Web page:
Last week you published a thoughtful letter pointing out that the Sackler family’s billions, and/or their pharmacy company, should be held responsible for the massive damages to extended …
Last week you published a thoughtful letter pointing out that the Sackler family’s billions, and/or their pharmacy company, should be held responsible for the massive damages to extended families for raising orphaned children thanks to the victims’ drug addictions. Hopefully an enterprising attorney can figure out a way of organizing those families and bring a class action case asserting those legitimate claims.
In addition, however, society needs to pursue remedies that deter people like the Sacklers from engaging in reckless criminal actions that cause thousands of deaths and widespread grief to families the way OxyContin has done. Fines and penalties alone are unlikely to do the job. What deters supposedly civilized, “white collar” criminals most effectively is time behind bars.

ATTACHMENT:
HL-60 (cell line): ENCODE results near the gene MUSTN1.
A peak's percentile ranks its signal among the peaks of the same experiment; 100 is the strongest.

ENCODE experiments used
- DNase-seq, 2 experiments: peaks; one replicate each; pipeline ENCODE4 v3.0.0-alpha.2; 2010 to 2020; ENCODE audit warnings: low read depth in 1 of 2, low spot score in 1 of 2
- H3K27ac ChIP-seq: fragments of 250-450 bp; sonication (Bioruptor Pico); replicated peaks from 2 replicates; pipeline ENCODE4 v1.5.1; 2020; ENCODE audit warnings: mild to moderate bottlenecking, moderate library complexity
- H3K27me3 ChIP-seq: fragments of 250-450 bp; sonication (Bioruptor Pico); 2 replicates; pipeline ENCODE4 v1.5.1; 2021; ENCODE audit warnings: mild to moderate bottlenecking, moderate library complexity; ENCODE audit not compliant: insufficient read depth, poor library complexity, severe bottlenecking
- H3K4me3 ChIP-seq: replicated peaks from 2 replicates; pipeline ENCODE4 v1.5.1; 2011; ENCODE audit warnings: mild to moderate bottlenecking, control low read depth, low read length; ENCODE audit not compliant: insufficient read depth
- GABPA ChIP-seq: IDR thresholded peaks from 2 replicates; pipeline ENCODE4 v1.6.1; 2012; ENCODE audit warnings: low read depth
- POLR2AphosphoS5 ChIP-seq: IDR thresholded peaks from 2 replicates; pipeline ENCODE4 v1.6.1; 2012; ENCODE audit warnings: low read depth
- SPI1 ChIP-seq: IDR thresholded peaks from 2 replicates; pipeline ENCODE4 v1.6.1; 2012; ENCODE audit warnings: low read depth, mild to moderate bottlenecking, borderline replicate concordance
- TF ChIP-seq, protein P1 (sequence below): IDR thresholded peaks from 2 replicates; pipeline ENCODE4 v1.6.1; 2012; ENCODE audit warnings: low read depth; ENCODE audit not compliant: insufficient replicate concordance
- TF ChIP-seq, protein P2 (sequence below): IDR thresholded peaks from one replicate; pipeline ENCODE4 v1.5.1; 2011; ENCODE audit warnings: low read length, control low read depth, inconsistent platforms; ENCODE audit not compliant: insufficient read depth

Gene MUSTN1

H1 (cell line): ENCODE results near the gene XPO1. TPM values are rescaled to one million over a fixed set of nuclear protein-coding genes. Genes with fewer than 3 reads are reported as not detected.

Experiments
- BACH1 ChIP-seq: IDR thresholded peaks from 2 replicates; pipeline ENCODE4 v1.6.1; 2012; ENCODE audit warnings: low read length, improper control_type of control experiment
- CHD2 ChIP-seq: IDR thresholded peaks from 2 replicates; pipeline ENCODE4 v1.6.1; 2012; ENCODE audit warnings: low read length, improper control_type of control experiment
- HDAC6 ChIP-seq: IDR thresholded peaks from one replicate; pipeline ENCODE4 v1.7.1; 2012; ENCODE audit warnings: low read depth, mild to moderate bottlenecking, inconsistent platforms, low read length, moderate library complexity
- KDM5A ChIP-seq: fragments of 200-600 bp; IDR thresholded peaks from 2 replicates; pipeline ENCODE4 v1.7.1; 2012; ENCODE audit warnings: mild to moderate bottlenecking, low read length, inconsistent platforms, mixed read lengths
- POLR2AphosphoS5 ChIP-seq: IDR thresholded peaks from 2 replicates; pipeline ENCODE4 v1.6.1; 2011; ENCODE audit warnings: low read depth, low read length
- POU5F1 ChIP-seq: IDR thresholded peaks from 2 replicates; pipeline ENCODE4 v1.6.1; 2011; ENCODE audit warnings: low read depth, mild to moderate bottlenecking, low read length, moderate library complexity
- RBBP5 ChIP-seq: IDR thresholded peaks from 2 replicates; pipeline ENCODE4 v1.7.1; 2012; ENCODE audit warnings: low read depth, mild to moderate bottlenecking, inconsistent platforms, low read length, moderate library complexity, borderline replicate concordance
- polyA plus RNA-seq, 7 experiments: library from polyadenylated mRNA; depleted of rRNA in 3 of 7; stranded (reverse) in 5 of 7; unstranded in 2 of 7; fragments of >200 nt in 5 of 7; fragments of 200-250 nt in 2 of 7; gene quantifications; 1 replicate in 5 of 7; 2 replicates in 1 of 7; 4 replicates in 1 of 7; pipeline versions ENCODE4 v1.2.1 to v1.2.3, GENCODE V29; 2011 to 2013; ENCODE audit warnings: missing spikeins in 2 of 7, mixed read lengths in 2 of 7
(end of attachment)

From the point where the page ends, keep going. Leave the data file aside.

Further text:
Wouldn’t it be poetic justice if David Sackler were to be convicted for his knowing and blatant disregard for the impact of his company’s and his family’s greed, and then sentenced to a term in, say, that supermax prison in Colorado?
I suggest that because there’s a cell in that prison with only one inmate, and I think another cot could be squeezed in so Sackler could have a cellmate. They could compare notes, although David might consider his new friend a bit of a lightweight. That convict’s name? Guzman – El Chapo.
Seriously, business executives and owners involved in all kinds of activities will be a whole lot more careful about the impact of what they do on customers, employees, shareholders and the general public if they see one of their number, a formerly respected peer, wearing an orange jumpsuit. And those collaterally damaged family members will take some solace in seeing them vanish behind prison walls, too.